Keep your eyes on your own work

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Going to borrow from someone that inspired me today. I listen to the Fro Knows Photo RAWtalk podcast pretty regularly. In fact, it's one of two podcasts that I anticipate every week. (the other is the Under the Influence with Terry O'Reilly). Photographer Jared Polin hosts it and it does cover mostly subjects related to photography, but he also talks about things that non-photographers can relate to.

Every once in a while he goes off on a tangent (very often actually) about something in the world of business, freelancers or just philosophies of life. He can get pretty passionate and fired up with some of these tangents.

Today I was listening to the latest episode, which was the first of the new year, and he touched on something that perked my ears up. I'm paraphrasing but the gist of it was:

Don't worry about what others are doing; only be concerned with what you could be doing better.

The exact context is fuzzy, but when I heard him say this I asked myself: "How often do I see another person's work and get demotivated because I think it's better than what I can do?"

Do you ever ask yourself that? It probably happens more than you think. To be fair, there are times when I see another filmmaker's work and actually get inspired from it. Looking at it as a goal, I tell myself that I want to dedicate the next three months to learning how to do THAT. But honestly there are many times when it has a negative effect and I get deflated.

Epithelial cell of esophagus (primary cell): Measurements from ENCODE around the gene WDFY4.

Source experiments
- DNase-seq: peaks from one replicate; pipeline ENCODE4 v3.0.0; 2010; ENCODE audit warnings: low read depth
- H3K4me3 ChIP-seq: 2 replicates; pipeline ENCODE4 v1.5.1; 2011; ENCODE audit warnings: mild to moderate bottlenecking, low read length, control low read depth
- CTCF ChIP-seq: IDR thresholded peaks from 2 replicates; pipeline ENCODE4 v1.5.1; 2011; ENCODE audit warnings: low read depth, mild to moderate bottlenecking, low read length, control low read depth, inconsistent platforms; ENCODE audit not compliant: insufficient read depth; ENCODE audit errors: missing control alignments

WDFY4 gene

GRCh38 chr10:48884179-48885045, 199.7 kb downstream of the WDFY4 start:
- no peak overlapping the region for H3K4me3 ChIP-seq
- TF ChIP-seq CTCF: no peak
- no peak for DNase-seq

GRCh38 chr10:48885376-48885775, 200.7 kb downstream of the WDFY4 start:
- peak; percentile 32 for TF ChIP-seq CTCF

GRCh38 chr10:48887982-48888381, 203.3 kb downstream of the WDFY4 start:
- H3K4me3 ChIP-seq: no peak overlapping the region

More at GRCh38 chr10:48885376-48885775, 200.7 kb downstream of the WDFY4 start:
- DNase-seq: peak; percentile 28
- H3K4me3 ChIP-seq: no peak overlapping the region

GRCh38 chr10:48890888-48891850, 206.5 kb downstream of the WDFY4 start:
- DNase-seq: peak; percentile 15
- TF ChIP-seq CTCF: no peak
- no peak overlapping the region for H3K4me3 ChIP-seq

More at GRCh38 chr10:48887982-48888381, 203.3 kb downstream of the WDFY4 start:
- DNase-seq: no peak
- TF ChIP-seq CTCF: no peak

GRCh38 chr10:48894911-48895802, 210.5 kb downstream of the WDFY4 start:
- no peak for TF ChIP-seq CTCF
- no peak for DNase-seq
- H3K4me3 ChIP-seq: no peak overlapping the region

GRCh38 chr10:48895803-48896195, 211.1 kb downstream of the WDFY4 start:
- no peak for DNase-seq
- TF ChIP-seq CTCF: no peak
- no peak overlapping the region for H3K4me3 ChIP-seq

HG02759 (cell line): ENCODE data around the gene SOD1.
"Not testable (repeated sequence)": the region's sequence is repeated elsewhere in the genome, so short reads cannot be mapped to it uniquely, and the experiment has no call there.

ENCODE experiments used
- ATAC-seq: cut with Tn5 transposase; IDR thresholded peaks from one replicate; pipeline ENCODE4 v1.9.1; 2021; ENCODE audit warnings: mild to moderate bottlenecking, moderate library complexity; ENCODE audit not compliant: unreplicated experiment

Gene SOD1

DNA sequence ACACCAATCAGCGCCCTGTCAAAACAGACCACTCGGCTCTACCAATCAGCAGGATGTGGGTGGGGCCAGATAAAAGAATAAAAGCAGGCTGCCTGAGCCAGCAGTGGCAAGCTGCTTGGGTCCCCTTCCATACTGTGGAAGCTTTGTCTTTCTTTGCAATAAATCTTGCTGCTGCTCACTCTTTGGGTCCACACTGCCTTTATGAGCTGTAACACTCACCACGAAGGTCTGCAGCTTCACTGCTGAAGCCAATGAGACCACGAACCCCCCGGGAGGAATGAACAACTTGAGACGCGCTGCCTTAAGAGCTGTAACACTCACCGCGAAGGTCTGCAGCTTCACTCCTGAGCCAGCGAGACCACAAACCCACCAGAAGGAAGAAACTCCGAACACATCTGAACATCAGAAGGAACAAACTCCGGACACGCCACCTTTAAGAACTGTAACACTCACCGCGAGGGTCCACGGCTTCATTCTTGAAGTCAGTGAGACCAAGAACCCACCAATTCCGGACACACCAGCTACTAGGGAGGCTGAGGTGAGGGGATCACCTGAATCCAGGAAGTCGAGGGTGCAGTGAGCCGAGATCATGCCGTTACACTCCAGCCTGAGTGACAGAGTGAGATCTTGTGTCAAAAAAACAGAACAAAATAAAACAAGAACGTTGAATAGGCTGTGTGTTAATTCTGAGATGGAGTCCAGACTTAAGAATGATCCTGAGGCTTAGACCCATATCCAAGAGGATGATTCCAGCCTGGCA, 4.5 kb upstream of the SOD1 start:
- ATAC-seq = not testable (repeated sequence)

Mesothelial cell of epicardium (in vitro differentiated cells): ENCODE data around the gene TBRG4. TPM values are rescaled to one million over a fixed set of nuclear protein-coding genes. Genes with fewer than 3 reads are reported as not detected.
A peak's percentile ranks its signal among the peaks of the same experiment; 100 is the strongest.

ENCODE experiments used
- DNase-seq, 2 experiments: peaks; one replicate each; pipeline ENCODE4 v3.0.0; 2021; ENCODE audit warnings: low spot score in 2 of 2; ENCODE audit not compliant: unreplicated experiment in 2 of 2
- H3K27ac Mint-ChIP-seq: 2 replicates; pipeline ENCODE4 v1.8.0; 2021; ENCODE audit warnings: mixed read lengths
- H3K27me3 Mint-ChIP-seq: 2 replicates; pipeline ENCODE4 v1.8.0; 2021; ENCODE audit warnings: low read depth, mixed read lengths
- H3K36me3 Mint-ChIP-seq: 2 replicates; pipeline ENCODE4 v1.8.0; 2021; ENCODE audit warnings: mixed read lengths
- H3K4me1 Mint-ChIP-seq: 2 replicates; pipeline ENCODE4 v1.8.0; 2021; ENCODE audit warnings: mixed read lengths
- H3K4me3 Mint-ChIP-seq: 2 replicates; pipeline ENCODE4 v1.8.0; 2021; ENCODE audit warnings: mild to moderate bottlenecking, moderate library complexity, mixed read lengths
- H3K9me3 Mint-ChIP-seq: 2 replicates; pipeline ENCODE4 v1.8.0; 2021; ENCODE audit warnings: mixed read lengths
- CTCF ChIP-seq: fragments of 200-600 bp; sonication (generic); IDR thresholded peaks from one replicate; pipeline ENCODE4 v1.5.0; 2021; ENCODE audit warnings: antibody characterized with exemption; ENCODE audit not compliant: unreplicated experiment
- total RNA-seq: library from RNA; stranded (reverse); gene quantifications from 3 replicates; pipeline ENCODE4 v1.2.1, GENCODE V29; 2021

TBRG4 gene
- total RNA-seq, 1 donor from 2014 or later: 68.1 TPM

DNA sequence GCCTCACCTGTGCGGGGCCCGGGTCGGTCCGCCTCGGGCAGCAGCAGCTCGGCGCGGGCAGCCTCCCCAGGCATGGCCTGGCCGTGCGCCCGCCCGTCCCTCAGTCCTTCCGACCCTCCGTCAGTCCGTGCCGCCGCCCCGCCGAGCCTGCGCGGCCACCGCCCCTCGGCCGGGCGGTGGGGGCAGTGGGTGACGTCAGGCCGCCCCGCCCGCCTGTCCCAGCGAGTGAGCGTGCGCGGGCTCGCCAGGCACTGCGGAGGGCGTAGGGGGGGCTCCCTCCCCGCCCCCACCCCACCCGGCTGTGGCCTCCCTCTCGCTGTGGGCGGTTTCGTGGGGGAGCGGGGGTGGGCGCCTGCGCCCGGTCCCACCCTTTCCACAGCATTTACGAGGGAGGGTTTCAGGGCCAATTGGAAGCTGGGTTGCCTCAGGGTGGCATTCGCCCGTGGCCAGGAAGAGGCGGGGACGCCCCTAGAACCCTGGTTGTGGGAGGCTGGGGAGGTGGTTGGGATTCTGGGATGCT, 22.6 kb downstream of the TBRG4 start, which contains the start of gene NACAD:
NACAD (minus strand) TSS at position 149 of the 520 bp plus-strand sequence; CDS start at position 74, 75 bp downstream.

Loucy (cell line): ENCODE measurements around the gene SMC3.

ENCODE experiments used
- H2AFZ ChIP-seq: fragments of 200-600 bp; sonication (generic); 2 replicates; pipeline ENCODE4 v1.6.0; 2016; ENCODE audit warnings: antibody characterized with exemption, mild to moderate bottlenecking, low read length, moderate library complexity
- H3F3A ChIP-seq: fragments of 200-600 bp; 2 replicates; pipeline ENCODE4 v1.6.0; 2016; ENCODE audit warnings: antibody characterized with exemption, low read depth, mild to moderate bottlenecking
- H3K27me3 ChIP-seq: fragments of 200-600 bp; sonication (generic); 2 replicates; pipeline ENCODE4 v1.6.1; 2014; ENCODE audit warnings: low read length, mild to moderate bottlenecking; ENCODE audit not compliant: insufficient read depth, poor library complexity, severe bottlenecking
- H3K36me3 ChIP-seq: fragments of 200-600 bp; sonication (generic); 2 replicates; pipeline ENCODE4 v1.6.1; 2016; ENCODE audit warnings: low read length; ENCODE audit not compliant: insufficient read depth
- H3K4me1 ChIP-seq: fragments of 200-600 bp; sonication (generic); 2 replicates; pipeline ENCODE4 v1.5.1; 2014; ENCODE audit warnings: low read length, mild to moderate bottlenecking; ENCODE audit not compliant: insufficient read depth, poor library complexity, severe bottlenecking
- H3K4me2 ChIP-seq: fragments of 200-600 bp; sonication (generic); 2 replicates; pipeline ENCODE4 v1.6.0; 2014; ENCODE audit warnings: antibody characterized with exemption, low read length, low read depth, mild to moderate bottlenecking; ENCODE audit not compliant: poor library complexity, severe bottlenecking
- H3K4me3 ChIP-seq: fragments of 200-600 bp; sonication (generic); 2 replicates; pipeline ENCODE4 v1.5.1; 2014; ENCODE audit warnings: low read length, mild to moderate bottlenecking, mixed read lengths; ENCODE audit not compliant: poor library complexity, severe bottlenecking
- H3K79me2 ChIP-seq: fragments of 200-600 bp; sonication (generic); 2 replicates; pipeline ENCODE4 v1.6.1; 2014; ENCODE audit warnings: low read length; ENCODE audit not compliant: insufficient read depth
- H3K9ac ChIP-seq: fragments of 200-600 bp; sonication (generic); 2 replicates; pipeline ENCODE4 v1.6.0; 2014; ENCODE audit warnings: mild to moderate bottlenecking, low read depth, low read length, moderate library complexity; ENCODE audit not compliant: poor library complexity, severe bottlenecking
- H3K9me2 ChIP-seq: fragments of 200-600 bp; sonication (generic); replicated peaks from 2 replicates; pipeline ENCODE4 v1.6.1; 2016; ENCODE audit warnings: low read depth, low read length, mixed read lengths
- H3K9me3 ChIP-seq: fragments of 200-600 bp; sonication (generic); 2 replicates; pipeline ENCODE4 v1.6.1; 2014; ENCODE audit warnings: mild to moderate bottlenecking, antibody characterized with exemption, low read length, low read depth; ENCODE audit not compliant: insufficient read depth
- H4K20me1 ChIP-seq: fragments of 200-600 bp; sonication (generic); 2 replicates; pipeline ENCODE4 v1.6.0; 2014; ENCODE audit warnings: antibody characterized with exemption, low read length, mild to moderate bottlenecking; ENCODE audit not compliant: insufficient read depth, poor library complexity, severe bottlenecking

How come my work isn't as good as theirs? When will I ever be able to create that effect or shoot that well?

Every once in a while it helps to have someone like Jared remind you that if you want to succeed, stop comparing yourself so much to others. Or even comparing yourself to the person you thought you were going to be. Instead of worrying about what others are doing around you, think about what you are doing right now and what you COULD be doing to drive yourself forward.

Everything is temporary; we are all advancing our skills as much as we motivate ourselves to. Have your goals, see what kind of projects you'd like to be producing and then focus on what steps you need to take to get yourself there.

And high-five others on your way. Being happy for other people's successes can be incredibly rewarding and allows you to see the possibilities for yourself.

I'm proud of my work and the projects I'm a part of. However I am always looking forward. Even as a kid I would think this way, "Okay, I've taken this step. Now where's that next step?"

Nothing new. You've likely heard all of this already at one point or another. But it bears repeating. Now pass it on.